The Dark Knight Rises
‘The Dark Knight Rises’ brought closure to Christopher Nolan’s vision of the Batman, which began with ‘Batman Begins’ and extended through ‘The Dark Knight.’ But it also created a gaping hole in the Batman landscape, as fans of the Caped Crusader wonder what they’re going to look forward to now that Nolan’s passion project has come to a close. We might have a suggestion.
Looking back on the 2012 summer movie season so far, it’s the superhero titles that are most notable, both in terms of box office and critical attention. And the big three, ‘The Avengers,’ ‘The Amazing Spider-Man’ and ‘The Dark Knight Rises’ are all quite interesting in terms of their context within their respective franchises.
One is a new kind of sequel that intersects and interconnects four other series, and which will spawn a similarly extended sequel of its own; another is a mostly redundant reboot; and the last is the third installment in a contained trilogy that potentially could hatch a spin-off or prequel or some other kind of follow up that isn’t a direct continuation of the primary hero.
Following those films, we had a crazy idea for both the title and direction for Marvel mega movie’s sequel: ‘The Avengers Too.’
Since the box office numbers from last week were not formally released until after the weekend passed, we need to play a quick game of catch-up with 'The Dark Knight Rises.' The third and final of Christopher Nolan's Batman movies opened to $160 million, a number that is staggering, but not record breaking. Did it even stand a chance of breaking the $200 million mark and challenging 'The Avengers' for highest opening weekend of all time? Did the tragic events in Aurora, Colorado have an adverse effect on the opening gross? To that second question: yes. To that first question: no.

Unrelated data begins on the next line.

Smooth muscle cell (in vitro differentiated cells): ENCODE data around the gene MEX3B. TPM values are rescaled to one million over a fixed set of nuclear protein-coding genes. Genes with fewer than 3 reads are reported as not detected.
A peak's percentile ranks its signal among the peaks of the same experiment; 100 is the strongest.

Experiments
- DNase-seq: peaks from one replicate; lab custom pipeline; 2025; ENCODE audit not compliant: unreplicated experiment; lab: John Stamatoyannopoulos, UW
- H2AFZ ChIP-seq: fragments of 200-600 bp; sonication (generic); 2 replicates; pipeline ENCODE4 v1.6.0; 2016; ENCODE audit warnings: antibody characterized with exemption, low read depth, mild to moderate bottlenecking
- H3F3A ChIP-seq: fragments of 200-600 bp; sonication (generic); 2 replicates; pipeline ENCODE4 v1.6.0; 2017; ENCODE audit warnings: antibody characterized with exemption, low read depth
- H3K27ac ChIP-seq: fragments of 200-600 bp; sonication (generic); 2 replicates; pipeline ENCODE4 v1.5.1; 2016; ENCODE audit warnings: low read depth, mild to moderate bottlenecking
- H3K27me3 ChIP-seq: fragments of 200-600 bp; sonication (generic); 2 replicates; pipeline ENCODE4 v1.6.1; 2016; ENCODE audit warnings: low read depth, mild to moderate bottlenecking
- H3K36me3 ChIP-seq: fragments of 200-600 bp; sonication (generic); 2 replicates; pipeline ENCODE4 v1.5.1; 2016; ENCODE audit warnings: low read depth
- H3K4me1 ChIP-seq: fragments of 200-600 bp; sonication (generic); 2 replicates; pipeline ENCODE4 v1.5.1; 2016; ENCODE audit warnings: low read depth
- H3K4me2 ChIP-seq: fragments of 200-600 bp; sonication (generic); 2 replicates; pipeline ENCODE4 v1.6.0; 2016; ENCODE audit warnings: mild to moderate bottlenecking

For casual fans of Christopher Nolan's 'Dark Knight' trilogy, the thought of picking up a random Batman comic and getting into the entire 70-plus-year mythos can be a little intimidating. But if you us
I'm lucky. I'm lucky I get to write this, and I'm lucky you chose to read it. You like movies, and these have been a rough couple days for anyone who likes movies, because it's been a rough couple days for everyone. Last week, I filed a column about how 'The Dark Knight Rises,' with its big action and urban politics, wouldn't make a bad double bill with 'The Battle of Algiers.' And waking up Friday to the news, I didn't much care about that article or any article about Batman. I doubt you did either.
'The Dark Knight Rises' heralds the end of the summer film season as we leave the big blockbusters behind and look forward to the serious awards contenders of the fall and winter. But is Christopher Nolan's conclusion to the trilogy worthy of an Oscar, or are we taking our wishful thinking a little too seriously?
As victims of last weekend's horrible shooting tragedy in Aurora, Co. try and recover from their terrifying experience, one actor has taken it upon himself to visit those currently receiving care at a local Denver hospital. Christian Bale flew out to Denver to visit those affected by the shocking shooting that occurred just a few days ago.
The last several years have blessed us with plenty of superhero films, ranging from Marvel flicks like 'Iron Man' and 'Captain America' -- which led us to the ultimate superhero ensemble flick this summer with 'The Avengers' -- to the final film in Christopher Nolan's Batman trilogy, 'The Dark Knight Rises.' But men are the focus of each and every one of these superhero films -- when do the female superheroes get their time?